Ring true By Yemi Adebowale, Phone number: 07013940521, Email: email@example.com
Watching the President of the Senate, Ahmad Lawan, on television on Monday, affirming that the red chamber would approve the $29.96 billion loan request of President Muhammadu Buhari, left me so muddled.Lawan persistently spoke as if he was one of the aides of Buhari. He did not sound one bit like he is heading another arm of government. Since his assumption of office, Lawan has been thinking and acting as if he is part of the Executive. On this loan request, I was expecting him to talk about a thorough scrutiny of the request by the Senate. He did not do this. Even before senators commenced debate on the request, Lawan had already approved it. Haba! It means the views of other senators no longer matter.
This President of the Senate, who has now become an autocrat in the Red Chamber, declared, “The question of whether we will approve the loan request of the Executive arm of Government? Yes, we will pass it.” Few weeks back, this President of the Senate shot down some members who requested for copies of the amendments to the Value Added Tax, before the First reading. Senators did not see the document before it jumped the first and second reading.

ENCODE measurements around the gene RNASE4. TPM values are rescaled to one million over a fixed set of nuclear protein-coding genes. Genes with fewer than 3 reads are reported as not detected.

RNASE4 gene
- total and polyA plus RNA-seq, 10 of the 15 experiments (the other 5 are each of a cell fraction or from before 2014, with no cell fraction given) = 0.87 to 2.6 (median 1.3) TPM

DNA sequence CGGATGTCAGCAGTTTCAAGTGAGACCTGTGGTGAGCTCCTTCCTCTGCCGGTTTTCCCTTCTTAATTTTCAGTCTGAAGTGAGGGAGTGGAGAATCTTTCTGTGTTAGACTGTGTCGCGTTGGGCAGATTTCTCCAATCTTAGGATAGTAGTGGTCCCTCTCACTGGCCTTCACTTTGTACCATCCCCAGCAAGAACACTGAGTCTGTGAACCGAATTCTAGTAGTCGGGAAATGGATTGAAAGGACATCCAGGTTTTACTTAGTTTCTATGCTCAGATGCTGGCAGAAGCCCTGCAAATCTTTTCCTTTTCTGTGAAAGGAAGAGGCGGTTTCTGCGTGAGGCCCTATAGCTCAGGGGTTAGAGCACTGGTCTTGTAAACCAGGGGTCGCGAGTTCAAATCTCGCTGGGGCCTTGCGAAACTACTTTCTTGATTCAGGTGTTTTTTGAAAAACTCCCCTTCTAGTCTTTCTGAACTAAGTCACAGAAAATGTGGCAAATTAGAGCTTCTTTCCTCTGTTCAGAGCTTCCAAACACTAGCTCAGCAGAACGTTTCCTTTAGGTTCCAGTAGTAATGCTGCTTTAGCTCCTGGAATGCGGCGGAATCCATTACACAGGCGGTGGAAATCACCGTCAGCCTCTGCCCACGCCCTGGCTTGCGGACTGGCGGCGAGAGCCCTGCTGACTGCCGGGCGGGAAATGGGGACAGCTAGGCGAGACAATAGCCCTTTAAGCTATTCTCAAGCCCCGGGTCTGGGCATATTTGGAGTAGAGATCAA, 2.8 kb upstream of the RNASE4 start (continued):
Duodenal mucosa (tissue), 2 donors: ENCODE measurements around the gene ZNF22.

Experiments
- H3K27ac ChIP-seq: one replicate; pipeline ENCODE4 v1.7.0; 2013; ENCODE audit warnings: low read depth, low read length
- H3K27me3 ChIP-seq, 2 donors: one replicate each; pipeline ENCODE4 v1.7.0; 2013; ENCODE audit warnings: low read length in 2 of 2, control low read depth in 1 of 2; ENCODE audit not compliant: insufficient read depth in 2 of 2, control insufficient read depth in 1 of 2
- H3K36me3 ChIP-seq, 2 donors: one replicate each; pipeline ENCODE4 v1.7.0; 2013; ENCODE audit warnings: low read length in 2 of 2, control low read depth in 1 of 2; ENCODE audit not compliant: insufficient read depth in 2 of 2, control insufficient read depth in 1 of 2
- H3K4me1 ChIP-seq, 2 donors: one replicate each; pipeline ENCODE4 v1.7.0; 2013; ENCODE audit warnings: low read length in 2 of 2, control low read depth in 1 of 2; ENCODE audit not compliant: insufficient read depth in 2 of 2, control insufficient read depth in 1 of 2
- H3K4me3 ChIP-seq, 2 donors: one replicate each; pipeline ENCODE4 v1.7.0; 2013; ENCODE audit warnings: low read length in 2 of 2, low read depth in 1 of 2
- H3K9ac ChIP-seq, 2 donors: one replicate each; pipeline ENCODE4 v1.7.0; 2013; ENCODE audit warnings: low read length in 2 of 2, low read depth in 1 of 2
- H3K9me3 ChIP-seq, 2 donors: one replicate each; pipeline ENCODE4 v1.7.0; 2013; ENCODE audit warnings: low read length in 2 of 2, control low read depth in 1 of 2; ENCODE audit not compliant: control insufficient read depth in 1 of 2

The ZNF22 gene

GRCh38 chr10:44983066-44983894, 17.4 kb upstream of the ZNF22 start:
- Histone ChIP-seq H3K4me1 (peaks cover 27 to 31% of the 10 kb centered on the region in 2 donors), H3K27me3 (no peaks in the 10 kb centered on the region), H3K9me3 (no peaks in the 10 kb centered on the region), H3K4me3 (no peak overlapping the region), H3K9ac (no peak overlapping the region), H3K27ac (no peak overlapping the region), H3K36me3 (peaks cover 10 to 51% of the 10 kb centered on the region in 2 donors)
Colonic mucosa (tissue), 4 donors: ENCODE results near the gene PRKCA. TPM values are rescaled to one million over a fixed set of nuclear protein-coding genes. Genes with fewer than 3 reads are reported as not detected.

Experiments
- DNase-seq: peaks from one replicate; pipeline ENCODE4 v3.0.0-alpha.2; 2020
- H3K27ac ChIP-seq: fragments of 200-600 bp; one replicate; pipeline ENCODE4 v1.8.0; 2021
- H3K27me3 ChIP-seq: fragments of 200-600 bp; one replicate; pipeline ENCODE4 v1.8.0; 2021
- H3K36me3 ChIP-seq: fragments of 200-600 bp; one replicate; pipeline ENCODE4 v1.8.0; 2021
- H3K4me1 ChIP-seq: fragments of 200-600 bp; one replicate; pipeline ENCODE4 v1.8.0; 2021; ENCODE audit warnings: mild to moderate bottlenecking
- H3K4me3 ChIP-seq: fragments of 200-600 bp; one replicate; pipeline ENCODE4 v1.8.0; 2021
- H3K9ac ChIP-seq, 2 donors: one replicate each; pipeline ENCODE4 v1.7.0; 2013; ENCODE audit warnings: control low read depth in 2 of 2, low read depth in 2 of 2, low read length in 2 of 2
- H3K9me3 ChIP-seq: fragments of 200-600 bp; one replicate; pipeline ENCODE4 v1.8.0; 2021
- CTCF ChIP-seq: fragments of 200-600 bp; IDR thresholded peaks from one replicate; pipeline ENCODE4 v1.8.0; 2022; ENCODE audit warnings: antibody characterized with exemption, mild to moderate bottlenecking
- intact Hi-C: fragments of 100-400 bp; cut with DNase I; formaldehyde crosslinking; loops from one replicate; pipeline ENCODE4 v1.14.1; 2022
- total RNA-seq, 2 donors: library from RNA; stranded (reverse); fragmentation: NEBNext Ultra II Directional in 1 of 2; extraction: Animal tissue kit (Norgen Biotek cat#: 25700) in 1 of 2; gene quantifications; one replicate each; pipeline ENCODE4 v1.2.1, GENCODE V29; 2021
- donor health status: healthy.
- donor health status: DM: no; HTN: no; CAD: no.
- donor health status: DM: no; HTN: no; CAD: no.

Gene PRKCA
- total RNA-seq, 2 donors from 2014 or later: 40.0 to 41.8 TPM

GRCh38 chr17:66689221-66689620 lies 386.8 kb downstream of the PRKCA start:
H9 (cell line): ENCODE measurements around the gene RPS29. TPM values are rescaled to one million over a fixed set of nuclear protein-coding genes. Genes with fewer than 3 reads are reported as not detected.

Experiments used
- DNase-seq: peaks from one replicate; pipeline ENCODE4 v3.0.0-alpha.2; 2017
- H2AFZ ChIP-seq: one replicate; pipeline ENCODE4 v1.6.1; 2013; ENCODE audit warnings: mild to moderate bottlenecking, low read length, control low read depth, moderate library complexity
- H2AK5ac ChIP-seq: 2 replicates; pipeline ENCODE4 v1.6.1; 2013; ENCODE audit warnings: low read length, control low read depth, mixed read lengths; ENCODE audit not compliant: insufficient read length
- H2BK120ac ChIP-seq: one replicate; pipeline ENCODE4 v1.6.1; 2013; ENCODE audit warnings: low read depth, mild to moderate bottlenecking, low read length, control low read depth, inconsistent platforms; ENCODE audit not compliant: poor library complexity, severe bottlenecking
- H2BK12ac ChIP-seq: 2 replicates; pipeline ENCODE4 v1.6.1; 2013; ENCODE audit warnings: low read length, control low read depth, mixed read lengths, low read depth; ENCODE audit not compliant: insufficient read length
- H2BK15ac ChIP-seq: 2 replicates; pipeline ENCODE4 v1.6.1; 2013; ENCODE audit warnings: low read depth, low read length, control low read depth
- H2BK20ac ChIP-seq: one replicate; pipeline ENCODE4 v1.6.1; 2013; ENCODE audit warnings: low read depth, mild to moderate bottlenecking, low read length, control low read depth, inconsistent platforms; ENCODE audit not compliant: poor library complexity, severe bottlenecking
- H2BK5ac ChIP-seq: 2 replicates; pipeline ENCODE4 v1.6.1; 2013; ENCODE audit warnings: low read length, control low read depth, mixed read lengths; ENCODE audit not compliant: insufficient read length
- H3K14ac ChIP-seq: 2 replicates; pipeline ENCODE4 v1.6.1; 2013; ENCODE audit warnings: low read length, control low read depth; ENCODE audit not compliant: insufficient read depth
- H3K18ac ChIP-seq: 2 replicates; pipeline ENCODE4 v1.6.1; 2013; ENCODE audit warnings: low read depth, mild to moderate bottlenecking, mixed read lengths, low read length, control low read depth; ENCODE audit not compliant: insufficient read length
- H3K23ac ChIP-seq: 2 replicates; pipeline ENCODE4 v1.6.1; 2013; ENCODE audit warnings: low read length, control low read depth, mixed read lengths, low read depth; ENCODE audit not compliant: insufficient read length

Fanatical Lawan no longer understands the concept of check and balance in a democracy. He is unconscious that we are running a constitutional government and that check and balance must apply. Yes, the legislature does not exist to antagonise the Executive. However, it must effectively and efficiently check the Executive, else, there will be absolutism, as we are now experiencing in Nigeria.